Coraline 670 Oceanrunner


A Coraline, of whatever size, is almost the definitive WA boat. Plate aluminium (WA uses that probably better than anywhere else in the world), stable at rest, straight tracking downwind and optimised for fishing.

The review Coraline, the 670 FX, is the biggest in its range with a 6.7m hull length, and with the maximum trouble-free towing beam of 2.5m.

It is built to take a bunch of fishermen serious distances, and get them home. A 300-litre tank coupled with a four-stroke motor makes the distance about as serious as it gets

This size and style of boats attracts buyers up north who, firstly, have the money to buy them, and secondly have the vast and widespread grounds to really use them.

For those who live down south and only go north for winder holidays, the 670 is light enough to comfortably by towed by an ordinary four-wheel-drive.

The 670’s hardtop extends half way back over the cockpit, and a fabric extension shades the rest. From the Targa aft it is all cantilevered, giving unobstructed fishing access to the length of the rail.

The style is open hardtop, meaning an air gap between the windscreen and top. You can fill the gap with standard clears is the weather is bad enough.

Most than any other boat I can bring to mind, the Coraline provides massive support to the hardtop. This heavy-duty pipework extends down as the windscreen frame, carrying surface-mounted or stick-on armoured glass. The handrail running around the hardtop could easily double as a roof rack to carry surfboards or even a dinghy. The stability is up to handling a fair bit of weight on top.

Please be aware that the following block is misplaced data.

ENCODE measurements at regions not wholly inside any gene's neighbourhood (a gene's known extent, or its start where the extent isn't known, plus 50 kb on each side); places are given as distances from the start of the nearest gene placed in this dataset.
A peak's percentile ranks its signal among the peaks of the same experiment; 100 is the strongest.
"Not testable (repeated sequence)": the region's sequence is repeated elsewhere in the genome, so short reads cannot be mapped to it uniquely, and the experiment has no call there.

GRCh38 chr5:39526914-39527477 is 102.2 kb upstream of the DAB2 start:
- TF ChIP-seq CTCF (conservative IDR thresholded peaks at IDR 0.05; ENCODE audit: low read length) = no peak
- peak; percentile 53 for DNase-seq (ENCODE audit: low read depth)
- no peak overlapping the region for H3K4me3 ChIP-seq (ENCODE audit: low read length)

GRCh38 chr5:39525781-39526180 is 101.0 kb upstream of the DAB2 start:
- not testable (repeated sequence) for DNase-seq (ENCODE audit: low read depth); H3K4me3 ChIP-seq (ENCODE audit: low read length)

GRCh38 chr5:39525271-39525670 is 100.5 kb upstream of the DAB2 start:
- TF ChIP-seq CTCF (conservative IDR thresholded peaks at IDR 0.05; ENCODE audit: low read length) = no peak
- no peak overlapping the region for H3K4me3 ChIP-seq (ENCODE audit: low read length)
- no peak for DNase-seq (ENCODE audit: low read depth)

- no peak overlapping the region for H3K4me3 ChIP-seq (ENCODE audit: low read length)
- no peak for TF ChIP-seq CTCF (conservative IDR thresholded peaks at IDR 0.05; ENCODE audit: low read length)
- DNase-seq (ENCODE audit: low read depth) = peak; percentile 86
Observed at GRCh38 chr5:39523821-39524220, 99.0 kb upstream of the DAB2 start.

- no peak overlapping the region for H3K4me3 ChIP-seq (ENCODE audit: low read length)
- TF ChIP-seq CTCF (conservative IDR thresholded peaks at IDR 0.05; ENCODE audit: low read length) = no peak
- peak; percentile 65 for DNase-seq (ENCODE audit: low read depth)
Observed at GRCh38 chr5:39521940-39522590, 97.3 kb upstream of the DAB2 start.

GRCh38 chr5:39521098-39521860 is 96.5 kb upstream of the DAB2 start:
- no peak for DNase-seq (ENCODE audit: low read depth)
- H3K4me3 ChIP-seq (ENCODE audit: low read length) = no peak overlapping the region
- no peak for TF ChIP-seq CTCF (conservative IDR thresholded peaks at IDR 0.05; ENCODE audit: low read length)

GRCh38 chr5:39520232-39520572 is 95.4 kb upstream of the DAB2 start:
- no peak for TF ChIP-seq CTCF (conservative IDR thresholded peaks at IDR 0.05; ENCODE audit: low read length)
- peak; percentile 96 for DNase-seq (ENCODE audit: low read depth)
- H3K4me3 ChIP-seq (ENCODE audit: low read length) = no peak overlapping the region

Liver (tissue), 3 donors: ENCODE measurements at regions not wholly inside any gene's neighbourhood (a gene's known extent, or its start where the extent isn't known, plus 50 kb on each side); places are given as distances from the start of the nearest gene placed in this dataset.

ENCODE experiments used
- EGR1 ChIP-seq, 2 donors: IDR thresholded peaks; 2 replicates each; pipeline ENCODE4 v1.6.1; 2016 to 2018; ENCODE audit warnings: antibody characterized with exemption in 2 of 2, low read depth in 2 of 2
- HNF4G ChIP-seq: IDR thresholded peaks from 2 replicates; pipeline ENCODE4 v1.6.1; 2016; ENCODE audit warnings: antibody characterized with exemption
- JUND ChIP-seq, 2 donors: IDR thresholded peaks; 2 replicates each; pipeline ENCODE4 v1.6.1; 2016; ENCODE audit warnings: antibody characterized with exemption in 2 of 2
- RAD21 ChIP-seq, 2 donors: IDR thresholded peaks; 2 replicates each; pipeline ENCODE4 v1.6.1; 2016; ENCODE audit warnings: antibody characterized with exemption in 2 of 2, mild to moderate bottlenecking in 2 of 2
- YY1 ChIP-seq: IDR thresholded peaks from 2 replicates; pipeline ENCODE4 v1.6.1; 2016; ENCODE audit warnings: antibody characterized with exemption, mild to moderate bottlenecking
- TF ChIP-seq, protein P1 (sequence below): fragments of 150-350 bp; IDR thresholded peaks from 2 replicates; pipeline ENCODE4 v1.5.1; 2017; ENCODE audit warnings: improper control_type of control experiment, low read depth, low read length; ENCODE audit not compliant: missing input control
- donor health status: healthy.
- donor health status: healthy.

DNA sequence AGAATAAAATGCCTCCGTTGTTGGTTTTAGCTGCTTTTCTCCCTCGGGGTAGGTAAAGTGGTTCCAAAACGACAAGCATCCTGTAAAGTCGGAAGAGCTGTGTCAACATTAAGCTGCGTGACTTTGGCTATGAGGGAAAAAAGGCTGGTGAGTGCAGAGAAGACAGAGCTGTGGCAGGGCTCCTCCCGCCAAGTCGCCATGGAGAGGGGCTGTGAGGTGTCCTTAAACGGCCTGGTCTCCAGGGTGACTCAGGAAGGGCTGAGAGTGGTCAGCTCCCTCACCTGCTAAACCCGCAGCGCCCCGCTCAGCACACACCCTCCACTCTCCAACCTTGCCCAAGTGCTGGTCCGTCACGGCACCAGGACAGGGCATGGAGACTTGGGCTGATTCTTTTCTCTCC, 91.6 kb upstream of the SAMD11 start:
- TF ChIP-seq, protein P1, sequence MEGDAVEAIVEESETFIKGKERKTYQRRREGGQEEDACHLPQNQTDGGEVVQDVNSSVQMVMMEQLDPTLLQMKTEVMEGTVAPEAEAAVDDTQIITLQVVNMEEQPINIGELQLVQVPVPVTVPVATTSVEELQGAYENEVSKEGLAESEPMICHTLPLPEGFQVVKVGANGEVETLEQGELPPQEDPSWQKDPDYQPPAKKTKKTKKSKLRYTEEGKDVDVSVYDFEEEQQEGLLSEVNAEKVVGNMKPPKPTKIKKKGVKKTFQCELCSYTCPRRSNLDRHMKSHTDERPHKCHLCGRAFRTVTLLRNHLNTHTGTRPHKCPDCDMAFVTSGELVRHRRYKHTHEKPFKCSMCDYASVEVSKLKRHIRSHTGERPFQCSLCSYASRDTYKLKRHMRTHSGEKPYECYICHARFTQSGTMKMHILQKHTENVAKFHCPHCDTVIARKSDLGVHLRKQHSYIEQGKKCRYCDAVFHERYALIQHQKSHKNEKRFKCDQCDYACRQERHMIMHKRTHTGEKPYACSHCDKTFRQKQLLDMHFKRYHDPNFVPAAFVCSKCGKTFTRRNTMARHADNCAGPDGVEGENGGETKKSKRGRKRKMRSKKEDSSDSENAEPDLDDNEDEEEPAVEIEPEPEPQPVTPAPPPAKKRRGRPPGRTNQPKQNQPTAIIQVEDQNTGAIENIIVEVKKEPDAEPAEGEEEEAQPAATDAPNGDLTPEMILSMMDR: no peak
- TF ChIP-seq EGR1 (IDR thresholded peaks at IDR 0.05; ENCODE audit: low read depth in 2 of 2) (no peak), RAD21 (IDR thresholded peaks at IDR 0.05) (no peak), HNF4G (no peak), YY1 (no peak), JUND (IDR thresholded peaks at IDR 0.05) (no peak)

The gunwales hit mid-high, making comforting high for standing against. It also is the right height for perching a casual tail on, the grab rails are mounted on the outside edge to let you do just that.

Most formal seating is provided by a two to three-seater lounge aft, and a pair of grade-one armchairs up front. They sit on bigger than usual locker boxes, and have the smart addition of grab rails on their back for standing passengers.

The locker boxes extend out to the sides, and have oddment recesses on top. These are lined with carpet to remove maddening rattles from oddments. Another place – besides the deck- to get good value from carpet is the dash top. Which also has a combined fiddle-grab rail round it.

These are examples of the detailed thought that has gone into this boat.

The cabin is more shelter than accommodation, although one adult or a pair of children could sleep in it. More importantly, it offers dry stowage for gear and a place to locate a toilet. In a weight and rattle-saving move the door is fabric although, since most Coraline’s are more of less customised, a lock-up could be specified.

Absent on many other earlier Coraline’s, the 670 has an opening clear forehatch. Always welcome, it is less vital here than on boats with poorer side deck access forward. It is easy to move forward on side decks that are wide enough, and are well defended by side rails and hand rails.

The side rails are mounted within the deck perimeter so they do not become defacto fenders. That job is done by half-round extrusion mounted on the gunwale – and mercifully left unpainted.

And, on the subject of rails, why is the bow ladder so rare nowadays? How much drier to climb aboard over a bow noses up to the beach, and so much safer for being as far from the propeller as possible. But as far as stern access goes, the Coraline’s ladder is right up there, raking aft and with big treads.

The fishing, hardware is good too including a kill-ballast tank fitted with a venturi for rapid emptying, a furuno colour plotter-sounder profuse rod holders, plumbed bait tank and manual deck wash pick-up.

Out 200hp Yamaha four-stroke, while not exactly overkill, took no prisoners. It was exhilarating to play with but very good performance would still be on tap with 50hp less.